The best thing gained from my "less than perfect" childhood was the ability to dream. Early on, as soon as I could hold a crayon, I knew that my dreams could only be realized if I made them tangible, so I began to draw. I began by searching through images of the "perfect life" from catalogues and magazines, and later copying the beautiful lines of artists like Arthur Rackham, Aubrey Beardsley and Erte. In school, I would practice my handwriting instead of listening to the teacher, inventing letters and numerals, eventually turning to calligraphy, and studying at the work of Marie Angel and the Queen's scribe, Donald Jackson. I drew my visions and ideals from photos of glorious landscapes, beautiful women dressed in wonderful fabrics, and the strangeness of the natural world. A juxtapose between human and wilderness, strong and weak, colour and black or white, attractive and repulsive, comfort and distress, good and evil.
To reconcile these contradictions, I became the creator and master of my reality, setting beauty and vulnerability against ugly danger; elaborating on pattern, colour, texture, light and mood; sometimes with obsession, other times with whimsy, but always romantic, attempting to find a balance between the "what is" with the "what if". Fantasy and surrealism cushion the hardness of reality, catching the moment between a rock and a soft place. Science tempering the flame of passion, dropping like gravity.
Stubbornly clinging to my vision, I resisted external influences, preferring to focus on traditional painting techniques. In other words, I was self taught, or as I would rather say, self directed. I looked at masters like Frida Kahlo, Van Eyck, Dorothea Tanning, Dali, Emily Carr, Leonardo, Francis Bacon and so many more. I tried every recipe in Ralph Meyers' books: oil glazing, gilding, slaking plaster, cooking gesso and so much to learn about pigments! Printmaking, stamping, frottage, collage and montage all factor into the sum of the image.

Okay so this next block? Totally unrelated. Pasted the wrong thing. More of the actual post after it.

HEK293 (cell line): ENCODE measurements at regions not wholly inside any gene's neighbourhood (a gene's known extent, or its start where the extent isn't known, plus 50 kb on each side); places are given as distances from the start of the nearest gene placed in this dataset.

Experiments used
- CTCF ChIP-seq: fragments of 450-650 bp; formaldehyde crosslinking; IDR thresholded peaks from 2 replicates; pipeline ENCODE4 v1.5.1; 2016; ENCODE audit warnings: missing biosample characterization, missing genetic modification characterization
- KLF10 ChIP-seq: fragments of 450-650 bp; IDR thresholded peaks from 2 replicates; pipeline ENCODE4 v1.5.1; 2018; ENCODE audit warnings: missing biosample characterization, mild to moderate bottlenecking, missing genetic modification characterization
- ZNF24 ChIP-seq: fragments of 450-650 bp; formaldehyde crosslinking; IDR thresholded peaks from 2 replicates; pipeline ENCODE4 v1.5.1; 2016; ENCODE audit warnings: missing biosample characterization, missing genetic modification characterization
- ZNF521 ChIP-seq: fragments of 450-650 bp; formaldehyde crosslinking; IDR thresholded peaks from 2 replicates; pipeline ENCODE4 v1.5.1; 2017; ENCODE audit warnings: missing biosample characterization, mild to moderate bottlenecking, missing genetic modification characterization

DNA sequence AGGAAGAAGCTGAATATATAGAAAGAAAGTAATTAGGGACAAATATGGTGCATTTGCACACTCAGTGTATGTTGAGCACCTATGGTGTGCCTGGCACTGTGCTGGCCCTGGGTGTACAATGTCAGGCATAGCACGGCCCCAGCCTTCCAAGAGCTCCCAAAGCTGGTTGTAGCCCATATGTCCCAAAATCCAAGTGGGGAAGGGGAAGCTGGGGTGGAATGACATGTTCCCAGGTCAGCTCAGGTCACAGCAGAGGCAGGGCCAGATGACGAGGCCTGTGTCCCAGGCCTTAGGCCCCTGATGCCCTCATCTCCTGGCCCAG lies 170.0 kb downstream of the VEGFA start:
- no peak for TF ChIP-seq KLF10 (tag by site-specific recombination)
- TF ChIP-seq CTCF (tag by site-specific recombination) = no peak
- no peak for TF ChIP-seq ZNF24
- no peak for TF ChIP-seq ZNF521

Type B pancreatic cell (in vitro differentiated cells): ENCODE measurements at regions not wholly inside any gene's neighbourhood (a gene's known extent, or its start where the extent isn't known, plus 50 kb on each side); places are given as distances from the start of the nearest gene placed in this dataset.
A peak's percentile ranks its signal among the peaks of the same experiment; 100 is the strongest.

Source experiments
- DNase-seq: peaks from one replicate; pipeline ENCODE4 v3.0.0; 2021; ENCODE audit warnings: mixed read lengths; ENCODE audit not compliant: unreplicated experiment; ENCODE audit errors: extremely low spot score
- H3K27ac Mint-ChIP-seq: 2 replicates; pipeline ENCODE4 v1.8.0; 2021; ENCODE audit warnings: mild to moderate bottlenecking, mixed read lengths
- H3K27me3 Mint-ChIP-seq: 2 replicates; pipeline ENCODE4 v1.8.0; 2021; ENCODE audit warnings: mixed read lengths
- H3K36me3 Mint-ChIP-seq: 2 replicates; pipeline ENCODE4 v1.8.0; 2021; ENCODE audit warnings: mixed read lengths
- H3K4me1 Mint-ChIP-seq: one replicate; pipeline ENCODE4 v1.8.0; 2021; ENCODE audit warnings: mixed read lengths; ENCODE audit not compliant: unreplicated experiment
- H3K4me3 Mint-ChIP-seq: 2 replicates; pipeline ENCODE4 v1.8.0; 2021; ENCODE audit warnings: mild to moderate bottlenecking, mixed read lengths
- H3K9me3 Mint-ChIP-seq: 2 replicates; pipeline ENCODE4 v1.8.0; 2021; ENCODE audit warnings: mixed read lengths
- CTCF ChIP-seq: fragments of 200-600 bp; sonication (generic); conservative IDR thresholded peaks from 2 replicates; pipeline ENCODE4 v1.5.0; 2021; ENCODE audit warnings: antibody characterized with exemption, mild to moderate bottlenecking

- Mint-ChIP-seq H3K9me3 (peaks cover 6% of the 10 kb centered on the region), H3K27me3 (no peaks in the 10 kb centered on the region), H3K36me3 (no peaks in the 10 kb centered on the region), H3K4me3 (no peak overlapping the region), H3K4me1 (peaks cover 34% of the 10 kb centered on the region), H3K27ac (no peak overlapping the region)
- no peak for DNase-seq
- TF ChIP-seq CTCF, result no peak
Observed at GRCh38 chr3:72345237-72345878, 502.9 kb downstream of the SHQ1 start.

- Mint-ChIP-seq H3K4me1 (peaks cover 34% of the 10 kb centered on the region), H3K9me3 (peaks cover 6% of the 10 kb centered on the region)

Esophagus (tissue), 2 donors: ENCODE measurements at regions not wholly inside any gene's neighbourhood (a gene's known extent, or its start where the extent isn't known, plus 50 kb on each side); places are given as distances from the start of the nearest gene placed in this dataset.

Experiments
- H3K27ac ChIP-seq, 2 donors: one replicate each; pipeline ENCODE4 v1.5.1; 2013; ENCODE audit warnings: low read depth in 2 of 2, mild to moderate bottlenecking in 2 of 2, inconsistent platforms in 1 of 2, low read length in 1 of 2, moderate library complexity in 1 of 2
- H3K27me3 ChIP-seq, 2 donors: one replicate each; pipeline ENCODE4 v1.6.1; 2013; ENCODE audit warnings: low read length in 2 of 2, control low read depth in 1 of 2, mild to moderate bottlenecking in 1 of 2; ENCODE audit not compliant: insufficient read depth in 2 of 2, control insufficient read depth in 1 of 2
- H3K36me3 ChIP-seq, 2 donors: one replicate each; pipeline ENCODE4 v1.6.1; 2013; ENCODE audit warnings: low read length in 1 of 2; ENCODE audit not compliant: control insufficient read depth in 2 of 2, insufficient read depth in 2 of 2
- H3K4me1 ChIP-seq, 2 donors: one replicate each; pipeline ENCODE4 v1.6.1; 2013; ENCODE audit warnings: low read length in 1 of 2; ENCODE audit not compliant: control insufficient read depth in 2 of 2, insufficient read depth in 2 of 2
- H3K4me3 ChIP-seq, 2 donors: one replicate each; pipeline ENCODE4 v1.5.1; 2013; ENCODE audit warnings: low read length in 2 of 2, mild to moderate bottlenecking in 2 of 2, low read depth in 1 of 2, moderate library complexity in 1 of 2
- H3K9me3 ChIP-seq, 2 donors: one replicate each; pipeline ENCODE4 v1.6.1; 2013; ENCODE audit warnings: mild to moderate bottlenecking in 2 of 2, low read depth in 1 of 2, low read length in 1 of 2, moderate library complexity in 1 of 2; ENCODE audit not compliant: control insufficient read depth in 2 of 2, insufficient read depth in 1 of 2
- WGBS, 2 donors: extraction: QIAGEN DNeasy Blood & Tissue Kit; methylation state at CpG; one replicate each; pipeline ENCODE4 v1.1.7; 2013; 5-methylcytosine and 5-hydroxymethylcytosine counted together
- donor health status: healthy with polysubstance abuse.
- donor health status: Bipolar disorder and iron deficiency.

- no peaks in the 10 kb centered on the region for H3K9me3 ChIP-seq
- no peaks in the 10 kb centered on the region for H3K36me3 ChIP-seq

The attempt to recreate light and the appearance of reality from pigment is one challenge. Translating the adventures I've experienced and information I've processed into a visual language is quite another. My family and other people, books, movies, music and the environment are all fodder for my creativity. I read and look and absorb in an effort to soak up as much visual information as possible.
I inherited my grandmother's photos, some as old as 100 years and was inspired to create a visual diary of my family history and genetics. I recreate these photos with paint and overlay pattern in an attempt to bridge the unpredictability of nature with a sense of humanity. It is the human condition to impose order and meaning to the chaos of life and nature. Pattern and repetition calm the mind and create a sense that everything is alright in the world. At the same time, danger seems to lurk in the shadows. Repulsive creatures; snakes, spiders and insects creep unseen and unexpected. Natural yet otherworldly, they threaten our sense of safety, instilling doubt and dread, but like our own beastly nature, we can never be rid of them. A dangerous beauty arises and the uncertainty of reality is realized.
In 2013, I took a hiatus from making art. I began to meditate to discover my inner vision. After several years of exploration, I burst forth with a new fount of creativity. My view of the world had changed, and I embraced the non conceptual nature of reality.
My new works reflect the beauty of texture, color, light and spontaneity of the painting process. Each piece emits a different energy.